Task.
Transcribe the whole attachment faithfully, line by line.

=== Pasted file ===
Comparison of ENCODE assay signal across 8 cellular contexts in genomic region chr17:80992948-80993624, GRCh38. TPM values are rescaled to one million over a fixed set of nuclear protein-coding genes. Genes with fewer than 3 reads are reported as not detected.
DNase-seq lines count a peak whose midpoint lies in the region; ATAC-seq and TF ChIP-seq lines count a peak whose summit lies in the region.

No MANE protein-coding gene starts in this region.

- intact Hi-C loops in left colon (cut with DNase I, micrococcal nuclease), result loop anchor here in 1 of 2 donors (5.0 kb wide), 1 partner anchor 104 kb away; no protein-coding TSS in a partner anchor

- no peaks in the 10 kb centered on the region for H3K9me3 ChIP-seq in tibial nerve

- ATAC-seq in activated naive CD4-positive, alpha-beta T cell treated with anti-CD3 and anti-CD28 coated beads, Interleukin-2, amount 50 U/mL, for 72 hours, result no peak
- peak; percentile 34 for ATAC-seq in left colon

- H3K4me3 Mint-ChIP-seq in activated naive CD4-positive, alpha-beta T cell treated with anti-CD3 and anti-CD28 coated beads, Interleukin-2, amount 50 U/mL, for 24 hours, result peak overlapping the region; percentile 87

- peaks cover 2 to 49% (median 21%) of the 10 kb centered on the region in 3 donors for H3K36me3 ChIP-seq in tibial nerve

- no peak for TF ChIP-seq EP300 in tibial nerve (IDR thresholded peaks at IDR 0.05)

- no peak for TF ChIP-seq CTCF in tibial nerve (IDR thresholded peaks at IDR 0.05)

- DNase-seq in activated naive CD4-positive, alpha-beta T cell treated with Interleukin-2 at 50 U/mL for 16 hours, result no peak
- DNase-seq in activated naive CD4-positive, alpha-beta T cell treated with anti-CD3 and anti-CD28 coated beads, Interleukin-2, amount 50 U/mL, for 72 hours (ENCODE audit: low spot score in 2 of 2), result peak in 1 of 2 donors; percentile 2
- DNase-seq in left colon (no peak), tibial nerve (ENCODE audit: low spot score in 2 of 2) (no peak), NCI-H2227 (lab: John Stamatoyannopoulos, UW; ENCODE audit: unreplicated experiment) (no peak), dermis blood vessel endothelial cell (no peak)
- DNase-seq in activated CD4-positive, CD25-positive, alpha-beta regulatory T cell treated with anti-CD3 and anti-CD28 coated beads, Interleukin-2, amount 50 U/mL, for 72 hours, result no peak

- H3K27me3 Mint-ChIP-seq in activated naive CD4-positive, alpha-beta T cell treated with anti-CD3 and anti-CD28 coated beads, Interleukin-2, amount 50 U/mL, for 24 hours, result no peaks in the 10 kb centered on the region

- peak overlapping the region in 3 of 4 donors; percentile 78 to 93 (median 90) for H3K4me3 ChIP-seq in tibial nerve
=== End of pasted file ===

Comparison of ENCODE assay signal across 8 cellular contexts in genomic region chr17:80992948-80993624, GRCh38. TPM values are rescaled to one million over a fixed set of nuclear protein-coding genes. Genes with fewer than 3 reads are reported as not detected.
DNase-seq lines count a peak whose midpoint lies in the region; ATAC-seq and TF ChIP-seq lines count a peak whose summit lies in the region.

No MANE protein-coding gene starts in this region.

- intact Hi-C loops in left colon (cut with DNase I, micrococcal nuclease), result loop anchor here in 1 of 2 donors (5.0 kb wide), 1 partner anchor 104 kb away; no protein-coding TSS in a partner anchor

- no peaks in the 10 kb centered on the region for H3K9me3 ChIP-seq in tibial nerve

- ATAC-seq in activated naive CD4-positive, alpha-beta T cell treated with anti-CD3 and anti-CD28 coated beads, Interleukin-2, amount 50 U/mL, for 72 hours, result no peak
- peak; percentile 34 for ATAC-seq in left colon

- H3K4me3 Mint-ChIP-seq in activated naive CD4-positive, alpha-beta T cell treated with anti-CD3 and anti-CD28 coated beads, Interleukin-2, amount 50 U/mL, for 24 hours, result peak overlapping the region; percentile 87

- peaks cover 2 to 49% (median 21%) of the 10 kb centered on the region in 3 donors for H3K36me3 ChIP-seq in tibial nerve

- no peak for TF ChIP-seq EP300 in tibial nerve (IDR thresholded peaks at IDR 0.05)

- no peak for TF ChIP-seq CTCF in tibial nerve (IDR thresholded peaks at IDR 0.05)

- DNase-seq in activated naive CD4-positive, alpha-beta T cell treated with Interleukin-2 at 50 U/mL for 16 hours, result no peak
- DNase-seq in activated naive CD4-positive, alpha-beta T cell treated with anti-CD3 and anti-CD28 coated beads, Interleukin-2, amount 50 U/mL, for 72 hours (ENCODE audit: low spot score in 2 of 2), result peak in 1 of 2 donors; percentile 2
- DNase-seq in left colon (no peak), tibial nerve (ENCODE audit: low spot score in 2 of 2) (no peak), NCI-H2227 (lab: John Stamatoyannopoulos, UW; ENCODE audit: unreplicated experiment) (no peak), dermis blood vessel endothelial cell (no peak)
- DNase-seq in activated CD4-positive, CD25-positive, alpha-beta regulatory T cell treated with anti-CD3 and anti-CD28 coated beads, Interleukin-2, amount 50 U/mL, for 72 hours, result no peak

- H3K27me3 Mint-ChIP-seq in activated naive CD4-positive, alpha-beta T cell treated with anti-CD3 and anti-CD28 coated beads, Interleukin-2, amount 50 U/mL, for 24 hours, result no peaks in the 10 kb centered on the region

- peak overlapping the region in 3 of 4 donors; percentile 78 to 93 (median 90) for H3K4me3 ChIP-seq in tibial nerve